And Now You're Back by Jill Mansell

Chapter 1

‘My God, my ears.’ The person in the corridor outside their hotel room was cracking up. ‘What’s that horrible noise?’

Didi, wearing only a bath towel, pulled a face at the closed door and shouted back defiantly, ‘It’s called singing.’ Honestly, here they were in Venice, one of the most miraculous cities on the planet, and there always had to be one comedian trying to bring you down.

‘You can call it singing,’ her critic observed. ‘Some might call it caterwauling.’

They heard the sound of his footsteps fade as he clattered up the rickety staircase to the boys’ rooms on the top floor.

Didi said, ‘Shay Mason thinks he’s so hilarious.’

‘You were a bit out of tune,’ Layla told her. ‘To be fair.’

Layla was always fair; it was really annoying.

‘I don’t know why you invited him. He doesn’t even go to our school.’ Well, she could hazard a guess. As Layla carefully applied a second coat of turquoise mascara, Didi met her friend’s gaze in the age-spotted antique mirror and raised an eyebrow.

‘Don’t go giving me one of your looks,’ said Layla. ‘He’s been kind to me, that’s all. I told you about the time those other boys were taking the mickey, and he stopped them doing it. I don’t fancy him.’

‘Not even a bit?’


‘OK, I believe you, thousands wouldn’t.’ Didi broke into a playful grin and turned up the radio as her favourite Elton John track began to play. ‘I only asked.’ Grabbing her hairbrush and holding it like a microphone, she sang off-key at the top of her voice, ‘I’M STILL STANDING, YEAH YEAH YEAH.’

‘He’ll be able to hear that.’ Layla pointed at the ceiling.

‘Oh I’m counting on it,’ said Didi.

What had just happened? Didi’s eyes snapped open; something had woken her. Turning her head to one side to check the alarm clock, she saw that it was 3.10 in the morning.

‘Don’t put the prawns on my feet,’ muttered Layla from the other bed.

Right, OK. Now she knew what had interrupted her sleep.

‘Just get into the washing machine,’ Layla mumbled. ‘You’re all blue.’

Didi smiled to herself, because listening to Layla talking in her sleep was always fun. But that was it; after an irritable ‘Not the dog biscuits,’ Layla turned to face the opposite wall and began snoring gently once more.

Wide awake now, Didi saw an eerie greyish light and flickers of movement filtering through the gap in the curtains. Sliding out of bed, she crept across the room and peered out of the window. Incredibly, it was snowing outside, fat flakes falling like feathers from an inky sky. Snow in Venice, during February half-term; who’d have thought it? When they’d come upstairs to bed four hours ago, it had been bitingly cold, but still no one had expected this to happen.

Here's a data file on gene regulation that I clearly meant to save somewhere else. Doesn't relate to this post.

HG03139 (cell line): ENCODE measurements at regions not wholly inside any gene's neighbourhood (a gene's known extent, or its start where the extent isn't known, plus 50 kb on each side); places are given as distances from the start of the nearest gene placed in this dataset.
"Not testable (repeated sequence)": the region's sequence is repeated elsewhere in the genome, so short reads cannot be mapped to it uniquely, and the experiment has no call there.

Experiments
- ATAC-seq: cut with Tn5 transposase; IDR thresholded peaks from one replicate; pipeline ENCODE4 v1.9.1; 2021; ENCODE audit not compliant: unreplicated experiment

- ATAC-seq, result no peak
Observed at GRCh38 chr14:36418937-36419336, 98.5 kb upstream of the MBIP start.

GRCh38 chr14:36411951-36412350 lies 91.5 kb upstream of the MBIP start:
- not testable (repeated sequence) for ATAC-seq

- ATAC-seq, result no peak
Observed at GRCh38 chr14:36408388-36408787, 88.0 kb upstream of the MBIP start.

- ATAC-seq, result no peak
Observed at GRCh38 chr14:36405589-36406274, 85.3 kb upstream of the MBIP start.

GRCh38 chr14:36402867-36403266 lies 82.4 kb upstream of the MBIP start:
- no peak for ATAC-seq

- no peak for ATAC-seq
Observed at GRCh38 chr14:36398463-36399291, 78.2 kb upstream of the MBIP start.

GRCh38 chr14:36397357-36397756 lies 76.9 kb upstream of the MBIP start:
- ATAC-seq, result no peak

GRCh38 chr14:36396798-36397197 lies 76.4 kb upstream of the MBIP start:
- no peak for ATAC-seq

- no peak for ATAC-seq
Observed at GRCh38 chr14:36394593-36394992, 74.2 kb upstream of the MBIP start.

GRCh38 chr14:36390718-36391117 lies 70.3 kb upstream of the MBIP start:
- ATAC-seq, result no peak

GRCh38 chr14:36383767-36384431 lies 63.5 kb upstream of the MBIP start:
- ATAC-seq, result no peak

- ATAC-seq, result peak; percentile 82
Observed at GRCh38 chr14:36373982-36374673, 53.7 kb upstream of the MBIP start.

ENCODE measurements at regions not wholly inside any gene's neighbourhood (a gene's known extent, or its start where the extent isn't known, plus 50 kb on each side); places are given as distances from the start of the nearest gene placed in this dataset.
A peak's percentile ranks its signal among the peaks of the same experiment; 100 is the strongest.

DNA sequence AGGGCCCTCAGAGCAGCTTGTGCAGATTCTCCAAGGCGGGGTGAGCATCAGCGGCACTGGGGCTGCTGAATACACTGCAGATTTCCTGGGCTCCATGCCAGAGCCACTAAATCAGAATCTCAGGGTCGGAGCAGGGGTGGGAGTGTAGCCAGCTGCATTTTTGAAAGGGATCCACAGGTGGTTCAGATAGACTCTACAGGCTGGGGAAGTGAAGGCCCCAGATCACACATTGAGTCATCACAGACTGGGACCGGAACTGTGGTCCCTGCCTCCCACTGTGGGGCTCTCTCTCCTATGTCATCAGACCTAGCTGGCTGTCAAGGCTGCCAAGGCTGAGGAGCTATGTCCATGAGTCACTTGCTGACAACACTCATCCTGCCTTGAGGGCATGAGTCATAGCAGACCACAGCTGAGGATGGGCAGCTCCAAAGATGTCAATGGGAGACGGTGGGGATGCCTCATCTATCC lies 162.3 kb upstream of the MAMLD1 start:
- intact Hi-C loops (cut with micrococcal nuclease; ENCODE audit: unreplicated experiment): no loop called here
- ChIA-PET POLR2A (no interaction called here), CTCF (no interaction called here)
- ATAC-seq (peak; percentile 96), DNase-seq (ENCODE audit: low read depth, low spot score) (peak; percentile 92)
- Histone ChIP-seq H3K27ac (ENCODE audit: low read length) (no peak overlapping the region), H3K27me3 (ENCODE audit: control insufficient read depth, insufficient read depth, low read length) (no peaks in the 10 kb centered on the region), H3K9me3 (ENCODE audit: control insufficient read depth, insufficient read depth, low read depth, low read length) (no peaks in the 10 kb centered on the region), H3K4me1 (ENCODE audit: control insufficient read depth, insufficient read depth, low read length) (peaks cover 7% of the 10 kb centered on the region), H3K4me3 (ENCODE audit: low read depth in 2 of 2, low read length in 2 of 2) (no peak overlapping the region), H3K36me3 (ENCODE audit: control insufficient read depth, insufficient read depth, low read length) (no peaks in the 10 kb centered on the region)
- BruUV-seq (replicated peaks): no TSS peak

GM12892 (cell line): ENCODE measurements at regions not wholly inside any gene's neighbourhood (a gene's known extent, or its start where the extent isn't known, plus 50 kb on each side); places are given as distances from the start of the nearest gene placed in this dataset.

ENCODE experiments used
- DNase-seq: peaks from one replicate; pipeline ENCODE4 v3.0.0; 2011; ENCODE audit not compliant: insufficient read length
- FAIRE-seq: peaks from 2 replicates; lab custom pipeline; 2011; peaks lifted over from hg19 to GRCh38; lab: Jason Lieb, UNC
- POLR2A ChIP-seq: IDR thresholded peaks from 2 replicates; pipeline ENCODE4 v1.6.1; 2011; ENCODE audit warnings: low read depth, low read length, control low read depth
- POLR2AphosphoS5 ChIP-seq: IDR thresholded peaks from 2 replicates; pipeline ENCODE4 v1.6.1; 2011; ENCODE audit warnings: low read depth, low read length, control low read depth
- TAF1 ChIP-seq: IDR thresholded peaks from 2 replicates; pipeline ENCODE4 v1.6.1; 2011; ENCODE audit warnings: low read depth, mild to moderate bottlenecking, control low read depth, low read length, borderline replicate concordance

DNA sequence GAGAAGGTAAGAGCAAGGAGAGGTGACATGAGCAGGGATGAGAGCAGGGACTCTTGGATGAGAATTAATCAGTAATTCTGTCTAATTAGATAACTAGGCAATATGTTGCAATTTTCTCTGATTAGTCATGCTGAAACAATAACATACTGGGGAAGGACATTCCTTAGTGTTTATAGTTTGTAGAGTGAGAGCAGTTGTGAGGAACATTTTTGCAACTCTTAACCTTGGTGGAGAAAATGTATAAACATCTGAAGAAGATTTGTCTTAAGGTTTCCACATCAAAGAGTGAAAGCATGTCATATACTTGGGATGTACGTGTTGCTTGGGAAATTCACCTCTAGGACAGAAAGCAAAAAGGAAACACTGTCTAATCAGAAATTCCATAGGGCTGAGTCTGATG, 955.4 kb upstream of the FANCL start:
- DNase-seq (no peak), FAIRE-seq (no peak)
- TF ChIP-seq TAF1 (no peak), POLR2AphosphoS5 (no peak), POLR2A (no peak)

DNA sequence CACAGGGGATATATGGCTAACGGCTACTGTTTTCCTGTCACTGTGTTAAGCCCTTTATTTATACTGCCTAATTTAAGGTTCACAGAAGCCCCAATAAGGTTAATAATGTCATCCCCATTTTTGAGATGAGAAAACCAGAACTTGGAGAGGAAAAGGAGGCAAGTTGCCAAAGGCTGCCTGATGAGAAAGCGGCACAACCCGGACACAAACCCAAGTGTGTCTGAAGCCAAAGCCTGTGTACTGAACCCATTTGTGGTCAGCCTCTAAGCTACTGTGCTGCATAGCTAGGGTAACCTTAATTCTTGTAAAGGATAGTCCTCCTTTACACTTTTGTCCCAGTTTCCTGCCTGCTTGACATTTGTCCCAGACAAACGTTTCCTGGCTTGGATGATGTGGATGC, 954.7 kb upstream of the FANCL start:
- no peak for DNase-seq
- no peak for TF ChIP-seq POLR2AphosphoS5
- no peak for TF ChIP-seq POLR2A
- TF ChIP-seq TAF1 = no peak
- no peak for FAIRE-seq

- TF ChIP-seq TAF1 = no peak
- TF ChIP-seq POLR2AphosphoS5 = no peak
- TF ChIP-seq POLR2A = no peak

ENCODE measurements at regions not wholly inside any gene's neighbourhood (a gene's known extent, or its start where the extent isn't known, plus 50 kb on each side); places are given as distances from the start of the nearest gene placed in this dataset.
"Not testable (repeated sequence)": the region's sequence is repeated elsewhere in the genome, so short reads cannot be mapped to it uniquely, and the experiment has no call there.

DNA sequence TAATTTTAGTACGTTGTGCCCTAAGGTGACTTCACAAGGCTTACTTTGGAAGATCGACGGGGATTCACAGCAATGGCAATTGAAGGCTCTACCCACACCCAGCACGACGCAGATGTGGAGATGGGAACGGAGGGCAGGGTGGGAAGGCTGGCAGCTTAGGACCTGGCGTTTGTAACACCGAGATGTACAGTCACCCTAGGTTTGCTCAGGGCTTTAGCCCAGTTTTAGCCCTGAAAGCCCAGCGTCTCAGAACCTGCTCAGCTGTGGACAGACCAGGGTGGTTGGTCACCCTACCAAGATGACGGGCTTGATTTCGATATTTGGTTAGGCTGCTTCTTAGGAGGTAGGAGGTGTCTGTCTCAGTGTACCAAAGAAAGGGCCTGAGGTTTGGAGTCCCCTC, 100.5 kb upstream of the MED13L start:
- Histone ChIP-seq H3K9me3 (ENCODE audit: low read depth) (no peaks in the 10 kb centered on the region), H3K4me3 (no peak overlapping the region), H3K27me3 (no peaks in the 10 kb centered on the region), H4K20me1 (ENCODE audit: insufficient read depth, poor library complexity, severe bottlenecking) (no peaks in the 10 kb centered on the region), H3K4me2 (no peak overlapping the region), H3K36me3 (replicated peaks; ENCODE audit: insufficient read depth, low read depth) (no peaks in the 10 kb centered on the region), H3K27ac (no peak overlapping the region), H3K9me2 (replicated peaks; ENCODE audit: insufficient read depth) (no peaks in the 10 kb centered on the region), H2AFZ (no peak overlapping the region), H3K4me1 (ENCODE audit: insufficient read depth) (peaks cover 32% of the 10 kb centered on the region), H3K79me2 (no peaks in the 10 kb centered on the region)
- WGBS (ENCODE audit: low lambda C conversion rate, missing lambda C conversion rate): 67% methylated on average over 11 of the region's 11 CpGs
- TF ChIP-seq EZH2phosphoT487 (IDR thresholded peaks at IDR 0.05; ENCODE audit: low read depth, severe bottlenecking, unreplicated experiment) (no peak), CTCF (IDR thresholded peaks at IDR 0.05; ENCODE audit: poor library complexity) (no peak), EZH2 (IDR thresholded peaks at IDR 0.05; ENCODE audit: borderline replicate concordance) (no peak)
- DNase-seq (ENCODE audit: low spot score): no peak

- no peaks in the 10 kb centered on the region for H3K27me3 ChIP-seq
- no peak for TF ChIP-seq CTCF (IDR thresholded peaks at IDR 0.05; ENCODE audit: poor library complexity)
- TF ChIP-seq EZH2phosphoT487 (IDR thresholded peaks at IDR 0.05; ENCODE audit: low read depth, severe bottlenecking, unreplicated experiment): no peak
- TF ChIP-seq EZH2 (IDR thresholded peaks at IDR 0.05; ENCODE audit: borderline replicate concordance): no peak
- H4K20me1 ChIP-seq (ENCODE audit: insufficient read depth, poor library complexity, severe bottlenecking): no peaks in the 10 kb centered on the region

She pressed her nose against the icy glass and peered left and right, drinking in as much of the view as she could see. But there really wasn’t much of one; Calle Ciati was a winding back street, dark and silent. She’d be able to see so much more from the front of the hotel, which overlooked the canal.

Venice. In the snow. But what if it all disappeared by morning?

Layla was completely out for the count; she might no longer be actually snoring, but her lips were making a small pfff noise with each regular exhalation. She loved to sleep and couldn’t bear being woken even a minute before it was time to get up.

Five minutes later, bundled up and clutching her yellow bobble hat, Didi crept down the ornate staircase, reaching the deserted vestibule and silently letting herself out of the hotel. Oh wow, it was amazing; the snow was already several inches deep, soft and creaking underfoot as she turned left and made her way along the narrow street. A couple of other people had taken the same journey earlier, their footprints already disappearing as the snow fell faster, but there was no one else in sight. Didi was alone but felt entirely safe, although she took care to keep away from the potentially slippery edges when the next pathway led her to one of the back-street canals.

Then she made the final turn and there it was, the vast expanse of St Mark’s Square stretching out before her. Her heart soared at the sight. It was spectacular enough in daylight, but now, blanketed in white and with the snowflakes tumbling down, it was utterly magical. St Mark’s Basilica, topped with gold and fronted by the ornate sky-high flagpoles, looked like an illuminated wedding cake. Over to her right, a couple were locked in each other’s arms, kissing. To the left, someone else was building a snowman. A few other people, drawn by the snow, were taking photographs and a woman in a full-length white faux-fur coat carried a dachshund in her arms as she made her way diagonally across the square and passed the Campanile before disappearing from view.